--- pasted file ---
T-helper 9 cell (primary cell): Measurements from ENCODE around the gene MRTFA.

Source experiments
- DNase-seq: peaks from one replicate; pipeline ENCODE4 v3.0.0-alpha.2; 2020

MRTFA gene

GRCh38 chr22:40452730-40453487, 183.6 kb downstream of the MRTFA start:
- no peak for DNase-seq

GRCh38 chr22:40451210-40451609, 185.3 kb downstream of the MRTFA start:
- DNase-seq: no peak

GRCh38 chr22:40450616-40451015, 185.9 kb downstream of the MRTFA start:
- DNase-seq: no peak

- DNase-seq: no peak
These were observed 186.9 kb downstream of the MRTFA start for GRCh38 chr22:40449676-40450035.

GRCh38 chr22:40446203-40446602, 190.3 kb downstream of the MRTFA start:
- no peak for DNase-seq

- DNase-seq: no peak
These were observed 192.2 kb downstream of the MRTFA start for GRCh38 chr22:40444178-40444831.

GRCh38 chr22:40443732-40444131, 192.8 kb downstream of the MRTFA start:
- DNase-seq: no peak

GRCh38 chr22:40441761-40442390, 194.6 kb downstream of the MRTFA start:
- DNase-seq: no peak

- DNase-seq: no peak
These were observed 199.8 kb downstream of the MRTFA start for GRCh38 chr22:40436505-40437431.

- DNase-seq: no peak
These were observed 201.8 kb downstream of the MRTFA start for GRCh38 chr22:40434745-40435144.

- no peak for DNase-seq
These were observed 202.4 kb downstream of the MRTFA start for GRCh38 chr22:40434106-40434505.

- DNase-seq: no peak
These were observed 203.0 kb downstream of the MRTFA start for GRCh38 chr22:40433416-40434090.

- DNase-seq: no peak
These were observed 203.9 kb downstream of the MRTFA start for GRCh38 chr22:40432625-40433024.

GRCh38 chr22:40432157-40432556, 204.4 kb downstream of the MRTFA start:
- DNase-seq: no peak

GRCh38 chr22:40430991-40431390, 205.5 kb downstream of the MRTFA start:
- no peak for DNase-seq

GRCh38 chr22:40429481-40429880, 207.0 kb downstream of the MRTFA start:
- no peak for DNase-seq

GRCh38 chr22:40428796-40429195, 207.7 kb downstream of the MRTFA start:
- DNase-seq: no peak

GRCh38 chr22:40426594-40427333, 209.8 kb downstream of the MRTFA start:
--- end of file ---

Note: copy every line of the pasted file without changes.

T-helper 9 cell (primary cell): Measurements from ENCODE around the gene MRTFA.

Source experiments
- DNase-seq: peaks from one replicate; pipeline ENCODE4 v3.0.0-alpha.2; 2020

MRTFA gene

GRCh38 chr22:40452730-40453487, 183.6 kb downstream of the MRTFA start:
- no peak for DNase-seq

GRCh38 chr22:40451210-40451609, 185.3 kb downstream of the MRTFA start:
- DNase-seq: no peak

GRCh38 chr22:40450616-40451015, 185.9 kb downstream of the MRTFA start:
- DNase-seq: no peak

- DNase-seq: no peak
These were observed 186.9 kb downstream of the MRTFA start for GRCh38 chr22:40449676-40450035.

GRCh38 chr22:40446203-40446602, 190.3 kb downstream of the MRTFA start:
- no peak for DNase-seq

- DNase-seq: no peak
These were observed 192.2 kb downstream of the MRTFA start for GRCh38 chr22:40444178-40444831.

GRCh38 chr22:40443732-40444131, 192.8 kb downstream of the MRTFA start:
- DNase-seq: no peak

GRCh38 chr22:40441761-40442390, 194.6 kb downstream of the MRTFA start:
- DNase-seq: no peak

- DNase-seq: no peak
These were observed 199.8 kb downstream of the MRTFA start for GRCh38 chr22:40436505-40437431.

- DNase-seq: no peak
These were observed 201.8 kb downstream of the MRTFA start for GRCh38 chr22:40434745-40435144.

- no peak for DNase-seq
These were observed 202.4 kb downstream of the MRTFA start for GRCh38 chr22:40434106-40434505.

- DNase-seq: no peak
These were observed 203.0 kb downstream of the MRTFA start for GRCh38 chr22:40433416-40434090.

- DNase-seq: no peak
These were observed 203.9 kb downstream of the MRTFA start for GRCh38 chr22:40432625-40433024.

GRCh38 chr22:40432157-40432556, 204.4 kb downstream of the MRTFA start:
- DNase-seq: no peak

GRCh38 chr22:40430991-40431390, 205.5 kb downstream of the MRTFA start:
- no peak for DNase-seq

GRCh38 chr22:40429481-40429880, 207.0 kb downstream of the MRTFA start:
- no peak for DNase-seq

GRCh38 chr22:40428796-40429195, 207.7 kb downstream of the MRTFA start:
- DNase-seq: no peak

GRCh38 chr22:40426594-40427333, 209.8 kb downstream of the MRTFA start: